Despite assurances to the contrary, the German episcopate as a body continues to be seen by many as plotting a course independent of Rome when it comes to questions about the sacraments, the priesthood and synodality. That said, several bishops have recently spoken out in defence of one topic which, certain circles claim, should be abolished if the Church is to change for the better: mandatory celibacy for priests.
The main contribution, certainly in word count, comes from Bishop Dominikus Schwaderlapp, auxiliary bishop of Cologne, who wrote an article about the topic for the Tagespost (subsequently also published on Domradio), with a focus on the issue in the context of the abuse crisis. Identifying the call to abolish celibacy as conservative because it is, by now, a somewhat old-fashioned position, the bishop asks, “Why is my celibate way of life always criticised so strongly by people who don’t have to live it at all? Didnt I make that choice, not you?” He adds that no one forced him to choose to live celibate. Bishop Schwaderlapp explains the value of celibacy for a priest:
“It is not just a fitting oneself into the order of the Church. Celibacy is not limited to a – sometimes painful – denunciation of an exclusive two-way relationship of one’s own in order to have time and space for the many. And as such it is more than “just” the adoption of Jesus’ lifestyle – it is after all Him whom the priest is to make tangible in his life. Celibacy means a self-giving to Christ. with body and soul. And with and through Christ it means a self-giving to the people. It is about making the open heart of Jesus tangible through the celibate way of living. Being a priest is a matter of the heart, otherwise it becomes a caricature.”
The bishop likens this act of self-giving, which includes the priest sexuality, to what a husband and wife do in marriage. Rather than giving themselves to each other, with body, soul and sexuality, a priest gives himself to God.
Not blind to the challenges facing the Church and society, Bishop Schwarderlapp nonetheless concludes that allowing priests to marry is not an answer.
“This charism makes the purpose and mission of the priest “physical”: to make Jesus Christ visible, audible and tangible in this world. Incidentally, celibacy is always outdated because it refers, across time, to the one who was, who is and who will come. It is fatal if this charism is put up for discussion, and when we bishops take part in it. There are no new factual arguments against celibacy. [Abolition] would not serve as a remedy to abuse, nor as an impetus to the – much needed – inner renewal of the Church. There has never been renewal by less, but always only through more devotion.”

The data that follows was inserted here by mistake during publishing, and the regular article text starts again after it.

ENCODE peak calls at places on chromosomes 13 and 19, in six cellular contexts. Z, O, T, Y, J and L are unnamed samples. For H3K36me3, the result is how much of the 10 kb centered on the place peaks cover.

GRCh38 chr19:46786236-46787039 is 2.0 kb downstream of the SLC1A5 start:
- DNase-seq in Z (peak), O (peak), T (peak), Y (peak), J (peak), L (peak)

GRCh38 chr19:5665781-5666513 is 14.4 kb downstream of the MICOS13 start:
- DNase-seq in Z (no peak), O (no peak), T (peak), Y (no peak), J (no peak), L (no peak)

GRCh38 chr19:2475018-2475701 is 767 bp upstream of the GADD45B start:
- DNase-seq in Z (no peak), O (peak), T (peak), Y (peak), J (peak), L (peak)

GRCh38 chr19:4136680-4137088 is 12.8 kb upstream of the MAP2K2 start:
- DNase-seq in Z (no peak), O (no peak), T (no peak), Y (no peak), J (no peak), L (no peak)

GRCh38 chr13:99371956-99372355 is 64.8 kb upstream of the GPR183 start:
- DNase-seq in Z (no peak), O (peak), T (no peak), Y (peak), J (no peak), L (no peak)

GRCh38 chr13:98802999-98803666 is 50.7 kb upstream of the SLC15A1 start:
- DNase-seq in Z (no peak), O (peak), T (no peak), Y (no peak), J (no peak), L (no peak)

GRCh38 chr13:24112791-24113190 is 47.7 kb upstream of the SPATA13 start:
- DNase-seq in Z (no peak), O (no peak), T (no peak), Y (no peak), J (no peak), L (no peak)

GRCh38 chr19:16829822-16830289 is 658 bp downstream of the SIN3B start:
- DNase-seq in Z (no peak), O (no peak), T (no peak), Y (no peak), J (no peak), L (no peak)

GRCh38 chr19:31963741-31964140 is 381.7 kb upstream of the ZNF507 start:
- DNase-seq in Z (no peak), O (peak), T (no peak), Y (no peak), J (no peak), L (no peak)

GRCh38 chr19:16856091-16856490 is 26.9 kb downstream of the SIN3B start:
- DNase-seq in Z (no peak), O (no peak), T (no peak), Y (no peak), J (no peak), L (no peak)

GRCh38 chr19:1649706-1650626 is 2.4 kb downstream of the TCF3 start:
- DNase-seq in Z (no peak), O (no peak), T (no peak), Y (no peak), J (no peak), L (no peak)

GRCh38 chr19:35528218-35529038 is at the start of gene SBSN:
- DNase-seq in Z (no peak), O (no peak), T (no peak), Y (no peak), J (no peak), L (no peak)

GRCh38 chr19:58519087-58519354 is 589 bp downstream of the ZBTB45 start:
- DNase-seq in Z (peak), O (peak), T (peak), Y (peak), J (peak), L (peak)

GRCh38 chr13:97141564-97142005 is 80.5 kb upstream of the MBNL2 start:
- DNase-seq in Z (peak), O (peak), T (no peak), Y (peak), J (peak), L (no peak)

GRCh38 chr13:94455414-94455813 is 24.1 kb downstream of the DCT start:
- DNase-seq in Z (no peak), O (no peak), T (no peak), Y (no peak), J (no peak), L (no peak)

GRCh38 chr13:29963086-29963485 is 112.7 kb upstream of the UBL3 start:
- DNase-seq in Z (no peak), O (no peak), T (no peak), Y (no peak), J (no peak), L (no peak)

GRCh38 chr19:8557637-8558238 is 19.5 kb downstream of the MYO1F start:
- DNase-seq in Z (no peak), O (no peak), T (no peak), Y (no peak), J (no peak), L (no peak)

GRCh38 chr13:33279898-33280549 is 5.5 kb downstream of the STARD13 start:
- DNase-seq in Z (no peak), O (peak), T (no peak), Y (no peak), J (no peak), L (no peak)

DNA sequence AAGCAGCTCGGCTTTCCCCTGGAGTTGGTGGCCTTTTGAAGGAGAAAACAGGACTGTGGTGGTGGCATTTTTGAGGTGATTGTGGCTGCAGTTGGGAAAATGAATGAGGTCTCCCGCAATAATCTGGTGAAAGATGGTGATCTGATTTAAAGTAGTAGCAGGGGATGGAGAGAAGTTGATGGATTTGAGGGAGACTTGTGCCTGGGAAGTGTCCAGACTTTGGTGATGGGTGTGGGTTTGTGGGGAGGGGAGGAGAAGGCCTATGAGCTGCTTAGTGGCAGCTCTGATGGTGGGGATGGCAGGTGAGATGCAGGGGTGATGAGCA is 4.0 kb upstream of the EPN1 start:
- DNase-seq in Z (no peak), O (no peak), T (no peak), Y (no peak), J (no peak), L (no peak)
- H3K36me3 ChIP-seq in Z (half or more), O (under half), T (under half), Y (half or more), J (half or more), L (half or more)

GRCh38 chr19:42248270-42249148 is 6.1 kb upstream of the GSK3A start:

Bishop Helmut Dieser of Aachen expresses himself in similar words. He too emphasises that celibacy is not something negative, nor something that is forced upon a priest. It is, he states, “a Biblical way of life in imitation of Jesus, a charism”. However, he also says, should a situation exist when there are no men choosing celibacy, the Church should keep “suitable married men” in mind. This openness to the practical situation, which at this time does not exist in Germany, is echoed by Bishop Stefan Oster of Passau. His position in an interview, which he shared on his website, caused some confusion as it appeared as if he was in favour of loosening the celibacy rules. “I am not, even when I consider it possible,” he tersely explains. Bishop Oster also explains that there is room to discuss the question of celibacy: “The question is not dogmatic. Unlike with sexual morality there is more leeway, and the pope has already encouraged the search for new ways in this regard.”
About celibacy itself, the bishop says:
“Celibacy is the way of life of Jesus and as such a great spiritual treasure, which is worth fighting for. But I do not rule out the possibility (of a loosening of the celibacy rules). When the majority of priests say that it is no longer possible to live celibately in this time and society, then it becomes difficult. On the other hand I do not want the priest who is already struggling with his way of life, but who has made an oath, now reading, “the bishop also says that it is difficult, so I’ll also give it up.” I do not want to demotivate, I want to say: the struggle is worth it.”
The new bishop of Fulda, Michael Gerber, who will be installed today, has also said that he is opposed to abolishing mandatory celibacy, and prefers to focus instead of assuring that priests remain part of a ‘network’, thus preventing any of them from falling prey to loneliness.
Other bishops, such as Peter Kolhgraf of Mainz and Georg Bätzing of Limburg, have expressed their support for voluntary celibacy, showing that, if anything, the German episcopate is no monolith.
Photo credits:  Erzbistum Köln,  Elisabeth Schomaker/KNA,  Bischöfliche Pressestelle Passau